Stone Hill Winery

Sunday afternoon, as part of our weekend getaway trip to Hermann, Missouri, Harland and I visited the Stone Hill Winery.


We had never toured a winery before, so it was a fun new experience for us. First we took the tour, and then enjoyed a wine tasting. The tour started near this lovely old 1800s building.

In 1837 a group of German settlers arrived from Philadelphia to start a town of their own called Hermann. The settlers decided that the hills overlooking the Missouri river would be  good for growing grapes, and so grapevines were planted throughout the growing town and surrounding hillsides.

Soon, there were over 600 wineries in and around Hermann. Stone Hill Winery began in 1847.  Vaulted wine cellars, the largest in the US, were dug out of a hillside over a period of 20 years. Vines were planted, and wine production began.

In 1873, Stone Hill was awarded the first of 8 gold World’s Fair medals in Vienna. By the turn of the century, it was the 2nd largest winery in the US, shipping 1,250,000 gallons of wine annually. At this time, Missouri was the 12th largest wine producing area in the world, producing 3 million gallons annually, and nearly all of that was from the Hermann area which boasted 11,000 acres of vinyards.

But in 1920, Prohibition ended this golden era of winemaking. Government officials tore vines from the ground, destroyed wine barrels and winemaking equipment, and poured over a million gallons from Stone Hill alone into the Missouri river. It was said that the river literally ran red for several days. Prohibition and anti-German sentiment during World War I created an economic depression in the area years before the start of the 1929 Great Depression. The owners of Stone Hill turned to growing mushrooms in the former wine cellars.

Then in 1965, a young couple purchased Stone Hill determined to restoring it to its former winemaking glory. Grapevines were planted, the mushrooms removed, and the first wine produced several years later. Today, Stone Hill is Missouri’s oldest and most awarded winery, producing over a quarter million gallons in 2009 alone.

After our tour through the wine cellars, we were treated to a wine tasting, another first for us.


Afterwards, we tottered walked into the gift shop.

We thoroughly enjoyed our first wine tour, and left Stone Hill with 4 bottles of excellent wine.

Tomorrow, a quick look around Hermann, and a ferry boat ride across the Gasconade river at Fredericksburg. See ya!


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Cattle, corn, wheat, beans, mud, snow, ice, and drought. Plenty of fresh air and quiet. Our life is sometimes heartbreaking, sometimes joyous, but never boring.

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16 Responses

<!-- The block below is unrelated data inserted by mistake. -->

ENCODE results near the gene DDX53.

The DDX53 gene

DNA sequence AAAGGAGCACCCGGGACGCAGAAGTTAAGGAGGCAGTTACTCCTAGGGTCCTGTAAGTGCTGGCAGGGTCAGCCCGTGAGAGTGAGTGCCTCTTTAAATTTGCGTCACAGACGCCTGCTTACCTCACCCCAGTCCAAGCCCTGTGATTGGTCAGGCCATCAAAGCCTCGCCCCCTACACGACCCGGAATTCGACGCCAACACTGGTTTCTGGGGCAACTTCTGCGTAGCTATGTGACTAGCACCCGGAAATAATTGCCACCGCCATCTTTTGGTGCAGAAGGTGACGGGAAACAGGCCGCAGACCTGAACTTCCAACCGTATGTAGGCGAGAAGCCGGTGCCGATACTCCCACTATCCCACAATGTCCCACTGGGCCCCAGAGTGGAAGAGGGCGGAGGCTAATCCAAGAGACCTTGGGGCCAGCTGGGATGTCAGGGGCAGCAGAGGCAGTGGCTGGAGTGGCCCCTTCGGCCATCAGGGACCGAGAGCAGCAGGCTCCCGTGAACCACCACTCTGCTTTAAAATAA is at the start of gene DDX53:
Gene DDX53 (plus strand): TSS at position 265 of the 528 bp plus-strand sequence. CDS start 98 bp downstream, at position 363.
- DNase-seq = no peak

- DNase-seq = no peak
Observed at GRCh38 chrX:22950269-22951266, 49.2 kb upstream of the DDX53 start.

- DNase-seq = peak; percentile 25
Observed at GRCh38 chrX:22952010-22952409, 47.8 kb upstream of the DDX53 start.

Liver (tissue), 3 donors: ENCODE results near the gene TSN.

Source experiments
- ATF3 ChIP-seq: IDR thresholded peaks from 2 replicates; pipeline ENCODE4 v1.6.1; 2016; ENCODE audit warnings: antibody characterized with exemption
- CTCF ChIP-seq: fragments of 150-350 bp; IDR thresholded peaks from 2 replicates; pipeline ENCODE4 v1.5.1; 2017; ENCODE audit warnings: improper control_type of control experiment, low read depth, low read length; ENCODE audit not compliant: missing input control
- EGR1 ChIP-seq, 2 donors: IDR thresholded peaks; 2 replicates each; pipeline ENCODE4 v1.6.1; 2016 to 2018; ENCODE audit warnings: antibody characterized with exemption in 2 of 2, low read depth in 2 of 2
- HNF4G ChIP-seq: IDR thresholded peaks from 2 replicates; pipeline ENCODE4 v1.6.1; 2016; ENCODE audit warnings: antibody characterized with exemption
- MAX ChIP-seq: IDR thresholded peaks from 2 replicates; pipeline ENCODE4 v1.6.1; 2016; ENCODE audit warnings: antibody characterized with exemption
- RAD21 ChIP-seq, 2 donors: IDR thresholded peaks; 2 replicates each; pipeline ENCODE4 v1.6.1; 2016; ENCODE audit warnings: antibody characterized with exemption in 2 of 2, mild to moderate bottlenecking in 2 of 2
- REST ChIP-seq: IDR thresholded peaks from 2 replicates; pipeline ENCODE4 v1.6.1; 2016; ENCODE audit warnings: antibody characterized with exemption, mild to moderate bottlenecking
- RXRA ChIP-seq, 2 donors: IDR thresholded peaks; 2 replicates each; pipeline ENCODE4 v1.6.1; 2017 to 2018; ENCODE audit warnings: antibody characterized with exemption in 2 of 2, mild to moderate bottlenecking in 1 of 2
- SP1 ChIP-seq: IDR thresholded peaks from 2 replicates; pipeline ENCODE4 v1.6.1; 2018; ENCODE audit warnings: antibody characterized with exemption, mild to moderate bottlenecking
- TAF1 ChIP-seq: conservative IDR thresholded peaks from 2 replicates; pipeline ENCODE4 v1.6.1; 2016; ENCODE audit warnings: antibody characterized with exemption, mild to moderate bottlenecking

1. Teresa says:

    As we are working on making wine, I found this one to be very interesting. I don’t think I’ll manage a wine cellar quite like that. It’s just beautiful.

    • Suzanne says:

      Hi Teresa,
      Imagine how much work it was to dig out those cellars? The soil there is clay and rock. Don’t know how they did it.

  2. Shailaja says:

    I had always wondered if one could get tipsy from wine tasting. Now I have my answer! 🙂 And who wouldn’t like to, those glasses are so inviting!

    • Suzanne says:

      Hi Shailaja,
      I was feeling quite good after the tasting. Just not used to drinking wine that fast. 🙂

  3. Tes says:

    I have to admit that I am so jealous of people who own wineries. It was one of my childhood dream 🙂
    This sounds like a wonderful place. I am so happy that you post this… it make me feel wonderful 🙂

  4. Vivian says:

    Tottered! (lol) What a beautiful place. I love the wine glasses with the grapes on them. I wonder where you can get some like that? (other than that shop). What a terrible thing to happen to the original wine growers – our government in action. Thanks for the tour and the history lesson.

  5. Suzanne, I like how they give you wine, and then they know you will go into the gift shop…it just loosens you up a little, and probably loosens up customers wallets too! HA HA!! The photo of the vineyard with the winery house behind it is beautiful, makes me want to walk through the rows of grape vines. The history lesson about the government tearing the vines out of the ground…how HEARTBREAKING that must have been for them! Also, can you imagine…moving to a place to start your own town, pretty cool.

    • Suzanne says:

      Hi Bonnie,
      Yes, we noticed that too. That’s why we bought 4 bottles. We never buy more than one bottle at a time. But, we’ll enjoy it at some point.

  6. Glyndalyn says:

    Enjoyed the tour.

  7. beka says:

    My husband and I went to Stone Hill Winery last September and loved our tour- we had lunch in the restaurant also which was delish! Gorgeous cellars, my favorite part of the day was going underground to see them

  8. Kath says:

    A few years ago we were in Branson MO for a wedding. My mother-in-law and I went took the tour and wine tasting. i would take a sip and not like it so she said pour it in mine. After doing that 6 times my mil definitely “tottered” out of there!! We never laughed so much.

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